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The impact of the California oil spill could have been worse for wildlife

A MARTINEZ, HOST:

Teams along the southern California coastline are continuing their efforts to clear oil from wetlands damaged by the spill. It's been a little more than a week since an underwater pipeline leaked tens of thousands of gallons of crude oil into the Pacific. But the impact to wildlife could have been worse. Fewer birds have been affected because of timing. The spill happened just after nesting season and just before migratory birds made their appearance.

Yesterday I spoke with Michael Ziccardi the director of the Oiled Wildlife Care Network at UC Davis. He's helping rescue birds and other animals and explained the scope of this disaster.

MICHAEL ZICCARDI: There was quite a bit of oil out in the environment. We have teams covering the entire area, from Long Beach Harbor all the way down through Carlsbad. So that's three different counties - Los Angeles, Orange and San Diego. They're reporting not as many birds as they had feared initially. But they do say things are getting better every day. And the number of live oiled animals that are out there are actually decreasing in numbers.

MARTINEZ: What are the other animals that are at risk?

ZICCARDI: Basically, every species can be negatively affected due to oil exposure. So the greatest concern for us are the birds because they're uniquely sensitive to oiling. Their feathers keep them warm in an aquatic environment. And when oil gets on those feathers, it allows cold water to seep next to the skin. And for an animal that normally has a body temperature near 106 degrees and has a high metabolic rate, they can get cold. They can start to waste away and so either die or get very, very ill in a matter of days due to that. Marine mammals are also at risk, usually more chronically, though, so due to ingestion of the oil. Those are animals we're going to be tracking over time, though, to see if there is an increase in animals that strand.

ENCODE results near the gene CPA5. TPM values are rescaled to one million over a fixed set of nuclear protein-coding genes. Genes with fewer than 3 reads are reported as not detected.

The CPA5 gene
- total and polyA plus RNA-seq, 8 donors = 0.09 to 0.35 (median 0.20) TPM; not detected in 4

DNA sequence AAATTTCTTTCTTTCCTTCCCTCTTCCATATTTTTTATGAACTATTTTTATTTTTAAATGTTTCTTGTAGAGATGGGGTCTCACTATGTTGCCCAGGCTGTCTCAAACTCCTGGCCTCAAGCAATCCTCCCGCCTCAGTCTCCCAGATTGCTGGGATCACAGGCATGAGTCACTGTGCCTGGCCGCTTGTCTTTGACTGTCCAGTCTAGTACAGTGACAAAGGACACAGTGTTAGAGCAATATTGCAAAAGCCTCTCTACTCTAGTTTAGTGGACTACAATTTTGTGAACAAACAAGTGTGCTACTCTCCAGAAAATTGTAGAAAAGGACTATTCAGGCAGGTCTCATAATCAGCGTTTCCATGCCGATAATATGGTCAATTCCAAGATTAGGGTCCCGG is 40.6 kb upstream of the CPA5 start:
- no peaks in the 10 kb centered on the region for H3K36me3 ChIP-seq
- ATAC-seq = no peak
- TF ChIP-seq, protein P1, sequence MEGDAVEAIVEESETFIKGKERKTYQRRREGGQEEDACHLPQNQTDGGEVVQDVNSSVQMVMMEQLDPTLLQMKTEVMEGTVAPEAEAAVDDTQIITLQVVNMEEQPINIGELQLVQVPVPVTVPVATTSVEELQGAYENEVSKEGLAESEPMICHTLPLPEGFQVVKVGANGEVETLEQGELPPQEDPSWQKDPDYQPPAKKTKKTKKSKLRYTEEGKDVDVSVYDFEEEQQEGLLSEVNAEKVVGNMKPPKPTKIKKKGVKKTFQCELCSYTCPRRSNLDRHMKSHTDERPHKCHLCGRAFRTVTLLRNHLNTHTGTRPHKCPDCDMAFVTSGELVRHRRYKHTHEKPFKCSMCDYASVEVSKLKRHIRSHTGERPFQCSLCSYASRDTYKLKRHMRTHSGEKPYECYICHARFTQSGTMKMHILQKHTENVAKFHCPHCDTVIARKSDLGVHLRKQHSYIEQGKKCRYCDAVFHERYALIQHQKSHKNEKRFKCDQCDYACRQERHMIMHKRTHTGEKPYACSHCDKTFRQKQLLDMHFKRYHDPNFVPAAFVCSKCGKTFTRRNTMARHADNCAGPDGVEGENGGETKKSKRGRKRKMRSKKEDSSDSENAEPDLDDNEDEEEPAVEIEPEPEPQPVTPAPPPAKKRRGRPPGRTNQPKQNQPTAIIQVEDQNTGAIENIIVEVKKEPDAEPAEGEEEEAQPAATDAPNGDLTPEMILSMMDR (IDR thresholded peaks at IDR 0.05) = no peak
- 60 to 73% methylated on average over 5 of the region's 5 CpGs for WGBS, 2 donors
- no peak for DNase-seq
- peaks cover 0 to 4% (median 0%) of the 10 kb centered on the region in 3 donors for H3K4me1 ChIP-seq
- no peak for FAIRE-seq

MARTINEZ: And, you know, one other thing, Michael, that I was thinking about is that one way or another down the food chain, the wildlife that you're trying to save relies on plants and smaller lifeforms to survive. Have you been able to gauge at all how they are affected by the spill?

ZICCARDI: Yes, you're absolutely right. Basically, oil can affect all levels of the food chain. We are trying to rescue and rehabilitate all those upper vertebrate animals at the end of the food chain. But plankton, invertebrates, all different animals can be affected. That is something that it's going to take a while to understand. Scientists through a natural resource damage assessment process are out there right now collecting samples to come up with an overall estimate, an injury determination for the ecosystem as a whole. And from that, we'll have a much better idea as to the larger impacts throughout that food chain.

MARTINEZ: You know, when we see the animals on television - at least when I see them on television oiled up and suffering, it breaks my heart. But you're right there. I mean, you and your organization, Oiled Wildlife Care Network, you're right there with these animals. You've got your hands on them. I mean, does - do you ever still get heartbroken, or have you done this long enough where it's a job that you have to finish to save these animals?

ZICCARDI: Every single day, every single spill that I've been on, it is a heartbreaking situation. Obviously, animals don't want to be oiled. They're caught in an accident of human cause. But really working hard to care for these animals, to provide them the necessary rehabilitation, the cutting-edge technology applying research to them and really trying to do what we can to reverse the anthropogenic damage that has occurred to them, it is heartbreaking, but it's also the most rewarding thing I've ever done. When you can get an animal that comes in as heavily coated as you mentioned, A, and actually see them fly off or swim off at the end of the spill, there is nothing better than that.

MARTINEZ: Michael Ziccardi, the director of the Oiled Wildlife Care Network - Michael, thank you very much.

ZICCARDI: Well, thank you very much, A. Transcript provided by NPR, Copyright NPR.